Bernerd Young, the former NASD (now FINRA) regulator who became Stanford Group's Managing Director of Compliance and Chief Compliance officer, has become the subject of an administrative action, filed by the Securities & Exchange Commission. Young, together with other Stanford executives, has been charged with a number of securities law violations.
It is alleged that Young, and the other respondents:
(1) Filed misleading and incomplete offering documents.
(2) Improperly incentivised Stanford sales staff to push the sale of Stanford International Bank's Certificates of Deposit.
(3) Failed to disclose that Stanford Group was financially dependent upon the CDs generated by Stanford International Bank.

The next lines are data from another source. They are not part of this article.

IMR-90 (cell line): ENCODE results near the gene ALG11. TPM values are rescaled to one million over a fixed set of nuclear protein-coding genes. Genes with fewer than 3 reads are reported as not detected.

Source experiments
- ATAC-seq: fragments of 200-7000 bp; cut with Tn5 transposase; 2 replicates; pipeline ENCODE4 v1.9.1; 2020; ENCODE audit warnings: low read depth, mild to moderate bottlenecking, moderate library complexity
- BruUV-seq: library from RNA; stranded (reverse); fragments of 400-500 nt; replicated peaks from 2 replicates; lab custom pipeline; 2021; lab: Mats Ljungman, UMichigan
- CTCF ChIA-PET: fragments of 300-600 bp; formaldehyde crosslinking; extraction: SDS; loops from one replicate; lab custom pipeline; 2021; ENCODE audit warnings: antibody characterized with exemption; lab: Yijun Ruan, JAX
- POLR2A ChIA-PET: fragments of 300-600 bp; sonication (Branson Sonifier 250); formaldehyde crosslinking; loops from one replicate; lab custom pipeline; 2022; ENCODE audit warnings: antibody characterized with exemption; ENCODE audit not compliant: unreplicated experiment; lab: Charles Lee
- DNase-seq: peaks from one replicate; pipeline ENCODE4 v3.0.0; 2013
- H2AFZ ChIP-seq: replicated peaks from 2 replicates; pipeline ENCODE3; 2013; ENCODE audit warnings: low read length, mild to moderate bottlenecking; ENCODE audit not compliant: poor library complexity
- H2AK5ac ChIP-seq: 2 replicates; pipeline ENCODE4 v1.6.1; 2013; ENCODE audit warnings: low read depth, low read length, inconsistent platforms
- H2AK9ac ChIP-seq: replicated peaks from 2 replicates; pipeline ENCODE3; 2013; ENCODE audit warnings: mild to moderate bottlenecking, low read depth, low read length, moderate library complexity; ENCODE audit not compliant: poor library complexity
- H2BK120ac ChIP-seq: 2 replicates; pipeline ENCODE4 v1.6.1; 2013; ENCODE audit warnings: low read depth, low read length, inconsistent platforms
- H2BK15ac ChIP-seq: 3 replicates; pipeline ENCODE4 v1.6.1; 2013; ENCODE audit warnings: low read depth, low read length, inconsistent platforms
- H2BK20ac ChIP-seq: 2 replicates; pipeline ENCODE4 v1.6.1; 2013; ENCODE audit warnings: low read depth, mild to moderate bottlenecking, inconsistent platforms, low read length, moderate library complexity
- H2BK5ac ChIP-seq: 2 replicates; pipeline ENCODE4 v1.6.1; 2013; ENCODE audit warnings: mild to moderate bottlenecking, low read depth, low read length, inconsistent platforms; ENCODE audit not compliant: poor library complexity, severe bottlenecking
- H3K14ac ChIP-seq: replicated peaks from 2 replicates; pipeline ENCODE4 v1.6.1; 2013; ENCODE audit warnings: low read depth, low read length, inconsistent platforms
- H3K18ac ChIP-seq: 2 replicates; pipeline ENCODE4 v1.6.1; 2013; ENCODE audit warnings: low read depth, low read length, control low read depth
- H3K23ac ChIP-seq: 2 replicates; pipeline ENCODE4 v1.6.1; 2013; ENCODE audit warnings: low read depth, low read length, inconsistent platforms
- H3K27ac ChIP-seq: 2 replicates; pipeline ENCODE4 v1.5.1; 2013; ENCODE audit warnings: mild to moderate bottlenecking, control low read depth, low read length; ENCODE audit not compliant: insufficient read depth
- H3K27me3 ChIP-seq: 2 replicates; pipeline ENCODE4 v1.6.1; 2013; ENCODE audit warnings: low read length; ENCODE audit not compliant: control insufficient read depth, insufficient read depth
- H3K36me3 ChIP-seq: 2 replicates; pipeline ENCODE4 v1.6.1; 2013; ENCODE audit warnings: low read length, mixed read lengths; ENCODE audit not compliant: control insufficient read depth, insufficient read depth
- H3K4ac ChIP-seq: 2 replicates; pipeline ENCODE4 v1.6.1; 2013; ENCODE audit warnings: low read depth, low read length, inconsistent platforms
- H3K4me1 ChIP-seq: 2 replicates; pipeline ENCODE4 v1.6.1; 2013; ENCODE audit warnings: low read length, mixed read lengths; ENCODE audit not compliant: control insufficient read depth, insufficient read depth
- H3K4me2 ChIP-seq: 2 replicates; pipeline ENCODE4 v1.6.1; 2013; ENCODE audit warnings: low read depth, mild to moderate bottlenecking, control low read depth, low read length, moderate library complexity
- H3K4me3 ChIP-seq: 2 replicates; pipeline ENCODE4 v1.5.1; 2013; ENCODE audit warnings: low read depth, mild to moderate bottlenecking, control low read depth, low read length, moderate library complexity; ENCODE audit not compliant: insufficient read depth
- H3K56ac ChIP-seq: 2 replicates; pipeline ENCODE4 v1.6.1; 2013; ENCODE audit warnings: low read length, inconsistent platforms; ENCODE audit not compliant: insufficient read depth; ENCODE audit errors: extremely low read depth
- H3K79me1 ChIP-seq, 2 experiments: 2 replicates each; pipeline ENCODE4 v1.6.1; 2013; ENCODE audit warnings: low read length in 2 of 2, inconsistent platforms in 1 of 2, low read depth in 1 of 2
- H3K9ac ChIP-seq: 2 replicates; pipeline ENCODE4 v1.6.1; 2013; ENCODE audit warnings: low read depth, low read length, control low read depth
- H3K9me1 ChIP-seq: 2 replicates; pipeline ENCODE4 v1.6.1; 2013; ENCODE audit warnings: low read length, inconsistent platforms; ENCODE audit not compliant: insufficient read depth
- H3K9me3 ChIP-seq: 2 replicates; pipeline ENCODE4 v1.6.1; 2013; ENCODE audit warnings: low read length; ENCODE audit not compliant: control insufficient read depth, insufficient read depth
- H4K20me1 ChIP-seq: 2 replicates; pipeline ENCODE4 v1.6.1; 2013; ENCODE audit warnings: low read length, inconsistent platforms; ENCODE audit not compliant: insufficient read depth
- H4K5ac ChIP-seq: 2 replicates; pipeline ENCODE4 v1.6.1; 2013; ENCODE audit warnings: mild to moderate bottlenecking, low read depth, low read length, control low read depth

The offences charged include SEC Rule 10b-5 [fraud], and violations of the Securities Act, the Exchange Act, and the Advisors Act.
The relief requested:
(A) A Cease & Desist order, which we presume will permanently ban him from acting as an officer or director of any public-traded company in the United States.
(B) Paying Disgorgement of the funds he received from Stanford Group.
(C) Paying a Civil Penalty.
Readers who wish to review the complete text of the SEC proceeding can find it here.
If you are a compliance officer, the next time that someone in management asks you to rubber-stamp a matter that you know is improper, show him or her this article. (and post the image below at your desk as a reminder of the consequences of compliance malpractice).
|Compliance officer who failed to say, "No means no."|